With Ebola rampaging its way through Africa, this Korean film is particularly timely, depicting the arrival in a suburb of Seoul of a shipping container full of illegal immigrants, one of who is carrying a lethal strain of bird flu. In a matter of hours, the highly-infectious disease is moving like wildfire through the urban population, causing panic and disorder, and causing the government to impose tight quarantine on the suburb in order to protect the capital. Inside the infected zone, rescue worker Kang Ji-goo (Hyuk), works with nurse and single mother Kim In-hae (Soo Ae), to track down the carrier, because his survival suggests he may be able to provide antibodies that can be used to prepare a vaccine. But then In-hae's young daughter Mi-reu (Park) starts to develop a nasty cough, and the government comes under increasing pressure to take even more stringent measures to prevent the infection from spreading any further.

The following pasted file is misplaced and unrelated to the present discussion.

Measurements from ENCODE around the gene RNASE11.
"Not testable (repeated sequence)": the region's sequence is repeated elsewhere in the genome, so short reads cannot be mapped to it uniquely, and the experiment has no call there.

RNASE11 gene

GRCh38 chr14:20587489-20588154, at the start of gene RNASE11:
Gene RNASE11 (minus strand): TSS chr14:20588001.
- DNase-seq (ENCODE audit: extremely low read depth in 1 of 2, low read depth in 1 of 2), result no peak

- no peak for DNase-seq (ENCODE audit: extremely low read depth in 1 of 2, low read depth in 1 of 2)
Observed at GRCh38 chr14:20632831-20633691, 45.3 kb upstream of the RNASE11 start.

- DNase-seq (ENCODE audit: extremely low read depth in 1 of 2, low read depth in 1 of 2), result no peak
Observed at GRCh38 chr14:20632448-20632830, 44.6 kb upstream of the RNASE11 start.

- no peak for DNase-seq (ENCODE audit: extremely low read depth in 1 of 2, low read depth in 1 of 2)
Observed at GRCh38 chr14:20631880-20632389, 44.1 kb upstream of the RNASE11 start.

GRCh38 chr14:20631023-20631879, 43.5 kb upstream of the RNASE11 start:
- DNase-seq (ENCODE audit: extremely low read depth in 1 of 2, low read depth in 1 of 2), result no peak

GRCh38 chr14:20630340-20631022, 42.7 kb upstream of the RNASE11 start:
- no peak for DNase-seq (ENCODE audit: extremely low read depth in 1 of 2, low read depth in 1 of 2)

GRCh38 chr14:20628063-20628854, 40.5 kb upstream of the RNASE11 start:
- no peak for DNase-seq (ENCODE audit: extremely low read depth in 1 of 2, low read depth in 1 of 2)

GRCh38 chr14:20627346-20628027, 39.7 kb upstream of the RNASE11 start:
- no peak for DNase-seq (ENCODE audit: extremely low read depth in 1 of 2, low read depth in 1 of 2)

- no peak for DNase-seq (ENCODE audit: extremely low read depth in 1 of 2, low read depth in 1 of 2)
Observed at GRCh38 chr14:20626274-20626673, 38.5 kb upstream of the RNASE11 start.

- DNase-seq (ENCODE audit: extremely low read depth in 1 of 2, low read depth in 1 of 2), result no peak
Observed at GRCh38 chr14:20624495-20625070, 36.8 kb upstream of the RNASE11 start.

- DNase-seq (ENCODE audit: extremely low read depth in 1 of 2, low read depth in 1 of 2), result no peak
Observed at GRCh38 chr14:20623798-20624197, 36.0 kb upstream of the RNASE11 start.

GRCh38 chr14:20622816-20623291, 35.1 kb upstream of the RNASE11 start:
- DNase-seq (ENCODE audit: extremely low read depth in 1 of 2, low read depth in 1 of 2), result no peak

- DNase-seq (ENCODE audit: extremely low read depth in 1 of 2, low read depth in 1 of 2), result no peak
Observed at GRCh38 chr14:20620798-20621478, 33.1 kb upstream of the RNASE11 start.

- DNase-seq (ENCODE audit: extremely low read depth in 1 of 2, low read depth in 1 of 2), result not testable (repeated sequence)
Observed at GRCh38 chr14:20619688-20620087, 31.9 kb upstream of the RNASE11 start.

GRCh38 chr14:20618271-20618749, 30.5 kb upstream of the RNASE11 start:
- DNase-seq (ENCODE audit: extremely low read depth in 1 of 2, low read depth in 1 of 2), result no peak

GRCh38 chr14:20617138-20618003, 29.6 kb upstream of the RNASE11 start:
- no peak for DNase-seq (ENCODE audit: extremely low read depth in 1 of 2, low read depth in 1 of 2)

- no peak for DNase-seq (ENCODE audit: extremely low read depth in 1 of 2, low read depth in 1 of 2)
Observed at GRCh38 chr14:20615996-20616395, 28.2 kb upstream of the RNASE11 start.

The film is at its best capturing the potential horrors of a major outbreak of a lethal virus in a densely-populated area. We're talking concentration camps where the infected are separated from the potentially infected, with the latter being thrown into "plague pits" - regardless of whether they're actually dead. There's a real sense of plausibility about this, and the helplessness of a government, which is left to make impossible choices. Against this backdrop, the two main leads are a bit of a mixed bag, and there are elements of the story which rely far too much on convenient coincidence. It's also anti-foreigner in a way which would never be permitted by Hollywood. But Park makes an absolutely charming moppet in a lovely performance, capped by a beautiful moment at the end. I don't think I've seen a film stolen so completely by a six-year-old, since the glory days of Dakota Fanning. She gives the film its emotional heart and, combined with the hellish pragmatism on display, makes this worth a watch.